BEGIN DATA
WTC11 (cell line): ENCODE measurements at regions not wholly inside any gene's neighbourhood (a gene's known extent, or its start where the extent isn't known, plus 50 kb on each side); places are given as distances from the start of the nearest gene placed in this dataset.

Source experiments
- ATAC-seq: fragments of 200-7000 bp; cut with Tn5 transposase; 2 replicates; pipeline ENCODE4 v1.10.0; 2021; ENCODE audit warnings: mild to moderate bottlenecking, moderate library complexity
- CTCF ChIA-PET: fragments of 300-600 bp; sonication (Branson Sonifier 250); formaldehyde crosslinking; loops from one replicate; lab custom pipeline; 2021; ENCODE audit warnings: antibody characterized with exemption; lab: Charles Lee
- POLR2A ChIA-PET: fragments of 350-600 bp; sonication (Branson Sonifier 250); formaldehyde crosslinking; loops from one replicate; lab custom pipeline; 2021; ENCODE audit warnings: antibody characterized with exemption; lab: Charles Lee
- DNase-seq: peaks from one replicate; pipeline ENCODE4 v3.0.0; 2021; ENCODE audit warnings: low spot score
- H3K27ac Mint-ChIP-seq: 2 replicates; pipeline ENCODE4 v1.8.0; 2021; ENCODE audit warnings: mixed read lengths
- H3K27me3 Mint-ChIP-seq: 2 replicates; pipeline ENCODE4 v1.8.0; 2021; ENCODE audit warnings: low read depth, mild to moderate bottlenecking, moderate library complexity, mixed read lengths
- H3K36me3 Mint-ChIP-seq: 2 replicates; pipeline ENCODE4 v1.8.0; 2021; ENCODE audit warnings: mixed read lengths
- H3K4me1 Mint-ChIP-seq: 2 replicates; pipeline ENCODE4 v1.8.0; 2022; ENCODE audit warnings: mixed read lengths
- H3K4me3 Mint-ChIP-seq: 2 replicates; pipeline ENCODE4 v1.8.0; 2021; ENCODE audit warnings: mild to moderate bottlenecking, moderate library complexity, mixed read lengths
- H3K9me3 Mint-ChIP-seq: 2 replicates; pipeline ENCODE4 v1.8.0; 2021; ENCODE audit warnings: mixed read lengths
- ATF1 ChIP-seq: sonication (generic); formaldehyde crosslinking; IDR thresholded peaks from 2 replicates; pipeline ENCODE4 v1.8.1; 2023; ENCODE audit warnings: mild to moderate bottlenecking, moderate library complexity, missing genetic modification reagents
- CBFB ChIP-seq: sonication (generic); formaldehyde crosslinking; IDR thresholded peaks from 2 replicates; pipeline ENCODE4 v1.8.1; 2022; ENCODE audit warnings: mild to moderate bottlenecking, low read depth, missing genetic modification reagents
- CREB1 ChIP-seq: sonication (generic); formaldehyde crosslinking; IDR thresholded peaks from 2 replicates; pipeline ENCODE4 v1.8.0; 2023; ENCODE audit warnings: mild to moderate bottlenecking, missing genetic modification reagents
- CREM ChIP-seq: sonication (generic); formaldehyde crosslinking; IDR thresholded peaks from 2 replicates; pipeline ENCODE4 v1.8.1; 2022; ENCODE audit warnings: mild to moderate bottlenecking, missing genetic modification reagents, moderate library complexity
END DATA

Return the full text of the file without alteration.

WTC11 (cell line): ENCODE measurements at regions not wholly inside any gene's neighbourhood (a gene's known extent, or its start where the extent isn't known, plus 50 kb on each side); places are given as distances from the start of the nearest gene placed in this dataset.

Source experiments
- ATAC-seq: fragments of 200-7000 bp; cut with Tn5 transposase; 2 replicates; pipeline ENCODE4 v1.10.0; 2021; ENCODE audit warnings: mild to moderate bottlenecking, moderate library complexity
- CTCF ChIA-PET: fragments of 300-600 bp; sonication (Branson Sonifier 250); formaldehyde crosslinking; loops from one replicate; lab custom pipeline; 2021; ENCODE audit warnings: antibody characterized with exemption; lab: Charles Lee
- POLR2A ChIA-PET: fragments of 350-600 bp; sonication (Branson Sonifier 250); formaldehyde crosslinking; loops from one replicate; lab custom pipeline; 2021; ENCODE audit warnings: antibody characterized with exemption; lab: Charles Lee
- DNase-seq: peaks from one replicate; pipeline ENCODE4 v3.0.0; 2021; ENCODE audit warnings: low spot score
- H3K27ac Mint-ChIP-seq: 2 replicates; pipeline ENCODE4 v1.8.0; 2021; ENCODE audit warnings: mixed read lengths
- H3K27me3 Mint-ChIP-seq: 2 replicates; pipeline ENCODE4 v1.8.0; 2021; ENCODE audit warnings: low read depth, mild to moderate bottlenecking, moderate library complexity, mixed read lengths
- H3K36me3 Mint-ChIP-seq: 2 replicates; pipeline ENCODE4 v1.8.0; 2021; ENCODE audit warnings: mixed read lengths
- H3K4me1 Mint-ChIP-seq: 2 replicates; pipeline ENCODE4 v1.8.0; 2022; ENCODE audit warnings: mixed read lengths
- H3K4me3 Mint-ChIP-seq: 2 replicates; pipeline ENCODE4 v1.8.0; 2021; ENCODE audit warnings: mild to moderate bottlenecking, moderate library complexity, mixed read lengths
- H3K9me3 Mint-ChIP-seq: 2 replicates; pipeline ENCODE4 v1.8.0; 2021; ENCODE audit warnings: mixed read lengths
- ATF1 ChIP-seq: sonication (generic); formaldehyde crosslinking; IDR thresholded peaks from 2 replicates; pipeline ENCODE4 v1.8.1; 2023; ENCODE audit warnings: mild to moderate bottlenecking, moderate library complexity, missing genetic modification reagents
- CBFB ChIP-seq: sonication (generic); formaldehyde crosslinking; IDR thresholded peaks from 2 replicates; pipeline ENCODE4 v1.8.1; 2022; ENCODE audit warnings: mild to moderate bottlenecking, low read depth, missing genetic modification reagents
- CREB1 ChIP-seq: sonication (generic); formaldehyde crosslinking; IDR thresholded peaks from 2 replicates; pipeline ENCODE4 v1.8.0; 2023; ENCODE audit warnings: mild to moderate bottlenecking, missing genetic modification reagents
- CREM ChIP-seq: sonication (generic); formaldehyde crosslinking; IDR thresholded peaks from 2 replicates; pipeline ENCODE4 v1.8.1; 2022; ENCODE audit warnings: mild to moderate bottlenecking, missing genetic modification reagents, moderate library complexity